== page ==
Sean has 21 deaths in this reel.
Warning: Quite violent
My favorites are “death by cow” and “Lord of the Rings”
Charles Dickens wrote and performed songs all his life. As a little boy, his mother stood him on the table in the local pub to sing; as a successful writer he sang to his guests after dinner. He also wrote the libretto for an opera.
Recorded on location in Dickens’ drawing room, with biographers Claire Tomalin and Michael Slater and actor and writer Simon Callow. With singers Gwyneth Herbert, Thomas Guthrie and Laura Crowther.
Producer: Elizabeth Burke
A Loftus production for BBC Radio 4.
captured from iPlayer, 128kbps 44Khz, runtime 28:03
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Underrated leading man Jeff Fahey carries most of the dramatic weight of the Australian Wrangler. Fahey plays a handsome, athletic businessman who vies for the hand of rancher’s daughter Tushika Bergen. Our hero must not only contend with his romantic rival, a dashing but dangerous cattleman (Steven Vidler), but also with a villainous creditor who craves the land left to Bergen by her late father. By nature of its plotline and setting, Wrangler can’t help but invite comparisons to the popular The Man From Snowy River. Still, the stars and director Ian Barry keep up the appearances of freshness and originality.
Genie’s POV: I really enjoyed this film and tend to watch at least yearly. I own this film. The nice thing about watching period dramas is that they don’t age.
BBC One has rounded out the cast for their upcoming 8 episode Poldark reboot.
Phil Davis (Whitechapel), Jack Farthing (Blandings), Kyle Solder (Anna Karenina), Warren Clarke (Red Riding), Beatie Edney (Poirot), Alexander Arnold (Skins) and Robert Daws (Holby) have all boarded the drama; while Robin Ellis, who played Ross Poldark in the original 1970s series, is also set to appear in two episodes in a recurring role.
Poldark is set in late 18th century Cornwall when Ross Poldark returns from the American War of Independence to his beloved Cornwall to find his world in ruins: his father dead, the family mine long since closed, his house wrecked and his sweetheart pledged to marry his cousin. But Ross finds that hope and love can be found when you are least expecting it in the wild but beautiful Cornish landscape.
Davies has been cast as Jud, Ross’ lazy manservant Jud; Farthing as ambitious banker George Warleggan; Solder as Francis Poldark, Ross’ cousin; Clarke as Charles Poldark, Ross’ uncle; Edney (Poirot) as Prudie, Jud’s wife; Arnold as Jim Carter, Ross’ farm hand; Daws as Dr Choake; and Ellis as Reverend Halse. They join a cast which also includes Aidan Turner (Being Human) as Ross Poldark, Eleanor Tomlinson (The White Queen) as Demelza, Ruby Bentall (The Paradise) as Verity and Heida Reed (Silent Witness) as Elizabeth.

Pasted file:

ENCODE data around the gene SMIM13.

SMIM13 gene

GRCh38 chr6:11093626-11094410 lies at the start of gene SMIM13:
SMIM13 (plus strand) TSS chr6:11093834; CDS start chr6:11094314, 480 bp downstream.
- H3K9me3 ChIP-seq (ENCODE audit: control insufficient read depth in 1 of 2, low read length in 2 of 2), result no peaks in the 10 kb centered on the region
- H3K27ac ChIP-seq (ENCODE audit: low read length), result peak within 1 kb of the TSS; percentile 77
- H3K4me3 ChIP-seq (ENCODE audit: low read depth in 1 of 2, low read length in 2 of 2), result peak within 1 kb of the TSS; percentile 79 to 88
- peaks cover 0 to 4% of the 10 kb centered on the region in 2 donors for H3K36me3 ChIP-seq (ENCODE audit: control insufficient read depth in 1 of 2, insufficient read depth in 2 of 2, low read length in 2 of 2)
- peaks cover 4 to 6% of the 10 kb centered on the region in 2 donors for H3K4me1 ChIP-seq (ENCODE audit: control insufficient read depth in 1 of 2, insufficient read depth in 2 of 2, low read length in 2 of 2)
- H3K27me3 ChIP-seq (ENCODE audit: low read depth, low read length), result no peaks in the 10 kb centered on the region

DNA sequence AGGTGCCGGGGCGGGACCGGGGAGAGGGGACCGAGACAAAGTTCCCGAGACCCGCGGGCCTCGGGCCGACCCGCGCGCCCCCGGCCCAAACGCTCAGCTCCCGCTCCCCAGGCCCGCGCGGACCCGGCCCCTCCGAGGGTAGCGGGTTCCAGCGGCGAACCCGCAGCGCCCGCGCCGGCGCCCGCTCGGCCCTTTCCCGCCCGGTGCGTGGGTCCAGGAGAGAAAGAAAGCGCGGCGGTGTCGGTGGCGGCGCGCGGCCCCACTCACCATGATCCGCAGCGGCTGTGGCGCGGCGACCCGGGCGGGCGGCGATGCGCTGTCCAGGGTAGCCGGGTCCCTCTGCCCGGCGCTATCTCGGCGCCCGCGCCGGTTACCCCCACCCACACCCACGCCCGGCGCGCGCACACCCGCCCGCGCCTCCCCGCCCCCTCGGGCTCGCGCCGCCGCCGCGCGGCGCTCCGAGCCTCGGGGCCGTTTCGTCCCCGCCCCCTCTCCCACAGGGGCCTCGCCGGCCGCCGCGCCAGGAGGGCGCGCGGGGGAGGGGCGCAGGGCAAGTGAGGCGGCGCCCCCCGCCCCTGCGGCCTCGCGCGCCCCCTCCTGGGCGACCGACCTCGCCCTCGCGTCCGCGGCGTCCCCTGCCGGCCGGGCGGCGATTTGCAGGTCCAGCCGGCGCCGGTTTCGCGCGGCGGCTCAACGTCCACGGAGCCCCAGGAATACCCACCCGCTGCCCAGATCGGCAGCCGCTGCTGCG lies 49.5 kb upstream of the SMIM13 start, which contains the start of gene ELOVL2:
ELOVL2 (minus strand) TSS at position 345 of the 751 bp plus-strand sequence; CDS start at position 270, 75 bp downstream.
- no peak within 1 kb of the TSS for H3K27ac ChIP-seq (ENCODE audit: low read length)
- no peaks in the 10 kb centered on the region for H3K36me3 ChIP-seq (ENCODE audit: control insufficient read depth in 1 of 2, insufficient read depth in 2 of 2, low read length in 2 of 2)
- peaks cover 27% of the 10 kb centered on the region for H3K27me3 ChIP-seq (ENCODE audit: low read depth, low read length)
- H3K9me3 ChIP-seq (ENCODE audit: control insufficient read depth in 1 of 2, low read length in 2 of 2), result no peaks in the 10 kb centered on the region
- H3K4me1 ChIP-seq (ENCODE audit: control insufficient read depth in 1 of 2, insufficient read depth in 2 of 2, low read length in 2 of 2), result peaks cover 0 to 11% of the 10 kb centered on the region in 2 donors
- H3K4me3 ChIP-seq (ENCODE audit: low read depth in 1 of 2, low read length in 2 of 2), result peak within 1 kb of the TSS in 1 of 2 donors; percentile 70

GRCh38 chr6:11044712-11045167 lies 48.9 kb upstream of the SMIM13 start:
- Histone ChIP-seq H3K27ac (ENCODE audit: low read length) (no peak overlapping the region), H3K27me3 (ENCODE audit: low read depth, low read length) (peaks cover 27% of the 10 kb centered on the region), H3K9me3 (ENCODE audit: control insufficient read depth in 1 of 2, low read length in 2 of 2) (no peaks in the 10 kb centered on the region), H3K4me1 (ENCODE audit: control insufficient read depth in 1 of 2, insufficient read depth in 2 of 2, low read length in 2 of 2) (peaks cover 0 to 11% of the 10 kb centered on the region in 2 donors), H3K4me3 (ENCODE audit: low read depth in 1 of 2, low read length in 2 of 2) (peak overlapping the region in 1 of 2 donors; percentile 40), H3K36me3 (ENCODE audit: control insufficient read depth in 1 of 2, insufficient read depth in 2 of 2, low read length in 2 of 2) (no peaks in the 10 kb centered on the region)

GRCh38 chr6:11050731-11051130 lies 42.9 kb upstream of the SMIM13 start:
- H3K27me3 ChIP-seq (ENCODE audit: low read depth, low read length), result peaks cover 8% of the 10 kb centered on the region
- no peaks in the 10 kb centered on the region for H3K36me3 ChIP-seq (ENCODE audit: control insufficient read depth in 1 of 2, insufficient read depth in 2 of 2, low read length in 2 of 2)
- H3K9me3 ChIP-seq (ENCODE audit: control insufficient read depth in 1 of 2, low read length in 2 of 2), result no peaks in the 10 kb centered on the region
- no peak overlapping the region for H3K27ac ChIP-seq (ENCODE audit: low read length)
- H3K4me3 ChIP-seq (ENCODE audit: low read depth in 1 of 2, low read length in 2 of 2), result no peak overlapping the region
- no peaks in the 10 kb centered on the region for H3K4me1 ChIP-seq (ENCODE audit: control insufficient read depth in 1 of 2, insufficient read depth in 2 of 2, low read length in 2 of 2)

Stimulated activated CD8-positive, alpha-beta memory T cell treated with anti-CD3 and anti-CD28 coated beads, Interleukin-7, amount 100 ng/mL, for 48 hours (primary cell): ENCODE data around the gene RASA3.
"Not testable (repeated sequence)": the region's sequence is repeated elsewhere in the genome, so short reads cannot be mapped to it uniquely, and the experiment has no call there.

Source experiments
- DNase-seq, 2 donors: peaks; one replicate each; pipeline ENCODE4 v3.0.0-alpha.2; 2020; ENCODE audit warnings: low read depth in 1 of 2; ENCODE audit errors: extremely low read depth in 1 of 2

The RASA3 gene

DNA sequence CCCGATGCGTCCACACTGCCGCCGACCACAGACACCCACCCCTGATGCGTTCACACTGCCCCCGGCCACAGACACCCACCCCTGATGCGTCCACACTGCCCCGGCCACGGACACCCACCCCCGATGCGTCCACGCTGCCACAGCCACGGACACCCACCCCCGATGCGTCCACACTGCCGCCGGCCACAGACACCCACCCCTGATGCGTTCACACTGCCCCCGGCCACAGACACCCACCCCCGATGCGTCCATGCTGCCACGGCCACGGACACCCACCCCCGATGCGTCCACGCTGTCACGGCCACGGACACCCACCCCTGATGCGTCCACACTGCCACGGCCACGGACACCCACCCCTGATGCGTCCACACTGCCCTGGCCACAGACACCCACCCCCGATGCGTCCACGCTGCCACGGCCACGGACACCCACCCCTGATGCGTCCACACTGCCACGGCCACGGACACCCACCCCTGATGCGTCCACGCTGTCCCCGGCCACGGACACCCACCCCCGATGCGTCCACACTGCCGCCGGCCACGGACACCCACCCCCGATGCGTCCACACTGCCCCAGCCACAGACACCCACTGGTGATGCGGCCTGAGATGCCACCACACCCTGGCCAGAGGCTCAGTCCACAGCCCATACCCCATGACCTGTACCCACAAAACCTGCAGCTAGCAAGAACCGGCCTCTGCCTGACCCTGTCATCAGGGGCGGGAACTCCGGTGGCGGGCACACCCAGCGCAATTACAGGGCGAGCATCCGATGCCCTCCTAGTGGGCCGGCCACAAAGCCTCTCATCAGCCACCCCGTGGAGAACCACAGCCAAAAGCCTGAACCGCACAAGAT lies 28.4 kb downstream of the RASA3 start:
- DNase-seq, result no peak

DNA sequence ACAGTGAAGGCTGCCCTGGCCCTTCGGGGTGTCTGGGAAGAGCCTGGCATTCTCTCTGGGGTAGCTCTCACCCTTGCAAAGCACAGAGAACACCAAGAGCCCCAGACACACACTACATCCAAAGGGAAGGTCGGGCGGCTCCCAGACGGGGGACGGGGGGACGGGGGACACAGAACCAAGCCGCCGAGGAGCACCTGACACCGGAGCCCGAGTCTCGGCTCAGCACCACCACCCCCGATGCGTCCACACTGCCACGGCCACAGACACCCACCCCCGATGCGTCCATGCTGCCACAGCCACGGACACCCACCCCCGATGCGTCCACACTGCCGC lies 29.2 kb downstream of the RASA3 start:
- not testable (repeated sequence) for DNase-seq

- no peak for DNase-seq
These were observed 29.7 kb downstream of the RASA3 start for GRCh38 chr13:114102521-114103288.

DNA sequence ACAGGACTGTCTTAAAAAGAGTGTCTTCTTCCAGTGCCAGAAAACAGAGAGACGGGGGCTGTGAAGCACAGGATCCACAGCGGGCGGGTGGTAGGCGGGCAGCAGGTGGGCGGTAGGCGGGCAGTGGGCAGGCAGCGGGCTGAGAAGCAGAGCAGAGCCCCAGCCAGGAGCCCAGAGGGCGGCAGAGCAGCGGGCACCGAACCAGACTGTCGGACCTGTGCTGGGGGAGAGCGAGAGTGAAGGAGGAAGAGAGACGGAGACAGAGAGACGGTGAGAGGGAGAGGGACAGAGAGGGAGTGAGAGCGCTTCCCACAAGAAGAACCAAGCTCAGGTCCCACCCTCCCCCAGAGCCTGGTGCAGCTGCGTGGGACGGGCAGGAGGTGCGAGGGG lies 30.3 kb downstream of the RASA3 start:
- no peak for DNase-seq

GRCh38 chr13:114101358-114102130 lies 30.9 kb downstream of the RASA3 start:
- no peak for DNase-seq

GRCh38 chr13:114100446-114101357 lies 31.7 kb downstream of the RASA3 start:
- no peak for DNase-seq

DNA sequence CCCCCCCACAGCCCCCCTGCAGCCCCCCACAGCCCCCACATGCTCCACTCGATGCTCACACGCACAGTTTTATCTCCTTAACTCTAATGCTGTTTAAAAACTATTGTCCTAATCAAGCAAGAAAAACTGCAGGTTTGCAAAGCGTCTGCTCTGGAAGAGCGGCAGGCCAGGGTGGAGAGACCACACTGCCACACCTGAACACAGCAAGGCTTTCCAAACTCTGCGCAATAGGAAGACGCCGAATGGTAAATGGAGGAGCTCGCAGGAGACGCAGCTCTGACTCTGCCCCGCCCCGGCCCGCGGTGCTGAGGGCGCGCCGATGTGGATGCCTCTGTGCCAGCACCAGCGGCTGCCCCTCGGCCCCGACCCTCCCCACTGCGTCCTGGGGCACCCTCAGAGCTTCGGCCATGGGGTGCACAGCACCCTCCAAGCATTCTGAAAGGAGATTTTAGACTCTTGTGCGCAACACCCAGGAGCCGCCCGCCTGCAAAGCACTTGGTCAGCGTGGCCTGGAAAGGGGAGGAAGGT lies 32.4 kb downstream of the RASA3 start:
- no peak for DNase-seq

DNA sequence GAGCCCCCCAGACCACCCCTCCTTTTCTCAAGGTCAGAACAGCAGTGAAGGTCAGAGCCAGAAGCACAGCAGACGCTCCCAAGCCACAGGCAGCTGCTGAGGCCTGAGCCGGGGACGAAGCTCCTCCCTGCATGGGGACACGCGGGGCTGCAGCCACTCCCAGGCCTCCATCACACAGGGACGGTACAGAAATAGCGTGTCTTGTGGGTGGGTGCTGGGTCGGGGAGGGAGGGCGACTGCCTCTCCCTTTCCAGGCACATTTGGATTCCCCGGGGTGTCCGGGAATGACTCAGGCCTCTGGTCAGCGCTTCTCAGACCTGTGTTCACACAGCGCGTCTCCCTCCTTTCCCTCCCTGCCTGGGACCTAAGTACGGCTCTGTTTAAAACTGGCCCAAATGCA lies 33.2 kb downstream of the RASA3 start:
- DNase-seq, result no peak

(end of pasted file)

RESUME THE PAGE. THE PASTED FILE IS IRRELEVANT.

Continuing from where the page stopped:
This new 8 part series, based on the series of novels by Winston Graham and the 1970s television series, is being adapted by Debbie Horsfield, directed by Endeavour helmer Ed Bazalgette and produced by Mammoth Screen. Eliza Mellor is serving as the series producer; while Polly Hill, Debbie Horsfield, Karen Thrussell and Damien Timmer are executive producing. Production on Poldark is now underway in Cornwall and Bristol, with BBC One eyeing a 2015 premiere.
“We’re so thrilled by the Poldark cast, and we feel particularly privileged that Robin Ellis has agreed to join this stellar line-up – it’s a great tribute to Debbie Horsfield’s scripts”, said Executive Producer Karen Thrussell. “Robin is looking forward to returning to Winston Graham’s world, and we will be welcoming him with open arms! We can’t wait to start shooting next week and begin this epic journey in the stunning Cornish landscape.”
Catherine Morland, who comes from the comfortable family of a village clergyman, is invited to Bath for the season by her wealthy friends, Mr. and Mrs. Allen. In Bath she meets Isabella Thorpe, a sophisticated young woman whose brother John is a friend of Catherine’s brother, James Morland. Isabella encourages Catherine’s interest in romantic fantasies and “horrid” fictions. After Isabella becomes engaged to James Morland, she tries to promote a romance between Catherine and her irresponsible brother, John Thorpe, but Catherine is more interested in a young clergyman she has met, Henry Tilney, the son of General Tilney of Northanger Abbey. Under the illusion (fostered by John Thorpe) that Catherine is wealthy, General Tilney invites her to stay at Northanger Abbey. There Catherine’s imagination runs wild: she becomes convinced that Northanger Abbey is like the setting of a gothic novel and that General Tilney had murdered his late wife. She is humiliated when General Tilney returns suddenly from London and orders her to leave the abbey. This action is based on another false report from John Thorpe, who claims that Catherine is totally without wealth and has deceived the general.
Northanger Abbey was written in the later 1790s but not published until 1817. Begun as a satire on the improbable plots and characters of the typical gothic novel, such as Mrs. Radcliffe’s Mysteries of Udolpho (1794), Northanger Abbey developed into a treatment of Jane Austen’s favorite theme, the initiation of a young woman into the complexities of adult social life.